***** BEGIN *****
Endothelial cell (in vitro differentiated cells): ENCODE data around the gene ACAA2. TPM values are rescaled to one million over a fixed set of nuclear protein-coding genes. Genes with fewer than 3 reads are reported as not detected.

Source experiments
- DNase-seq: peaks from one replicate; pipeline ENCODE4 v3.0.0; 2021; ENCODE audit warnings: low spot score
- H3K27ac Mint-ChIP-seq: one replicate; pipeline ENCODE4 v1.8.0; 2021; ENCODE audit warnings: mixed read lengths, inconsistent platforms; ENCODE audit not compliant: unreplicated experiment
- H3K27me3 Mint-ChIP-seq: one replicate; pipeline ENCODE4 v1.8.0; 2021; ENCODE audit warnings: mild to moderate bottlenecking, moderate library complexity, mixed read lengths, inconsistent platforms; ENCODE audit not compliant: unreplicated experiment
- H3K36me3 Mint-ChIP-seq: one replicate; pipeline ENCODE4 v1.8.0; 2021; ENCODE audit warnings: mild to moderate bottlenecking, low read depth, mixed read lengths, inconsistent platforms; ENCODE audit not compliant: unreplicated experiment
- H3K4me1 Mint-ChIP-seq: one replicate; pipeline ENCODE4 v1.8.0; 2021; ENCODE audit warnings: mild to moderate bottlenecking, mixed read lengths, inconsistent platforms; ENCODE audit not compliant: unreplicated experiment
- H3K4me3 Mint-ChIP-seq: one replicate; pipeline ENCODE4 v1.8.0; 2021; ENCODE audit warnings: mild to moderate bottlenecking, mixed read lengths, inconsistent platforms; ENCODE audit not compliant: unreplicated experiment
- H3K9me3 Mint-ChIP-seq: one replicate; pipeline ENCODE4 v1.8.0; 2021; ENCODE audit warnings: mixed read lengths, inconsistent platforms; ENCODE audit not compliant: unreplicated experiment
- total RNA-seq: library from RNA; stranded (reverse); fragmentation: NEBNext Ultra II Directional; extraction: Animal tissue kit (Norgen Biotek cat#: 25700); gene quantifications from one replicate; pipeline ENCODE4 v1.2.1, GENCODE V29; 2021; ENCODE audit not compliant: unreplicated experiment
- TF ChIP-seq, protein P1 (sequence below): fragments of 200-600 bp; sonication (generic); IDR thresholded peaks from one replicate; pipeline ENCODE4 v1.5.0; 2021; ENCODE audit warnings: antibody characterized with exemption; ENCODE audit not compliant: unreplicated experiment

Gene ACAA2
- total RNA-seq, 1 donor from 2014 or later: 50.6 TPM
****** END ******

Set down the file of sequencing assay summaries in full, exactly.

Endothelial cell (in vitro differentiated cells): ENCODE data around the gene ACAA2. TPM values are rescaled to one million over a fixed set of nuclear protein-coding genes. Genes with fewer than 3 reads are reported as not detected.

Source experiments
- DNase-seq: peaks from one replicate; pipeline ENCODE4 v3.0.0; 2021; ENCODE audit warnings: low spot score
- H3K27ac Mint-ChIP-seq: one replicate; pipeline ENCODE4 v1.8.0; 2021; ENCODE audit warnings: mixed read lengths, inconsistent platforms; ENCODE audit not compliant: unreplicated experiment
- H3K27me3 Mint-ChIP-seq: one replicate; pipeline ENCODE4 v1.8.0; 2021; ENCODE audit warnings: mild to moderate bottlenecking, moderate library complexity, mixed read lengths, inconsistent platforms; ENCODE audit not compliant: unreplicated experiment
- H3K36me3 Mint-ChIP-seq: one replicate; pipeline ENCODE4 v1.8.0; 2021; ENCODE audit warnings: mild to moderate bottlenecking, low read depth, mixed read lengths, inconsistent platforms; ENCODE audit not compliant: unreplicated experiment
- H3K4me1 Mint-ChIP-seq: one replicate; pipeline ENCODE4 v1.8.0; 2021; ENCODE audit warnings: mild to moderate bottlenecking, mixed read lengths, inconsistent platforms; ENCODE audit not compliant: unreplicated experiment
- H3K4me3 Mint-ChIP-seq: one replicate; pipeline ENCODE4 v1.8.0; 2021; ENCODE audit warnings: mild to moderate bottlenecking, mixed read lengths, inconsistent platforms; ENCODE audit not compliant: unreplicated experiment
- H3K9me3 Mint-ChIP-seq: one replicate; pipeline ENCODE4 v1.8.0; 2021; ENCODE audit warnings: mixed read lengths, inconsistent platforms; ENCODE audit not compliant: unreplicated experiment
- total RNA-seq: library from RNA; stranded (reverse); fragmentation: NEBNext Ultra II Directional; extraction: Animal tissue kit (Norgen Biotek cat#: 25700); gene quantifications from one replicate; pipeline ENCODE4 v1.2.1, GENCODE V29; 2021; ENCODE audit not compliant: unreplicated experiment
- TF ChIP-seq, protein P1 (sequence below): fragments of 200-600 bp; sonication (generic); IDR thresholded peaks from one replicate; pipeline ENCODE4 v1.5.0; 2021; ENCODE audit warnings: antibody characterized with exemption; ENCODE audit not compliant: unreplicated experiment

Gene ACAA2
- total RNA-seq, 1 donor from 2014 or later: 50.6 TPM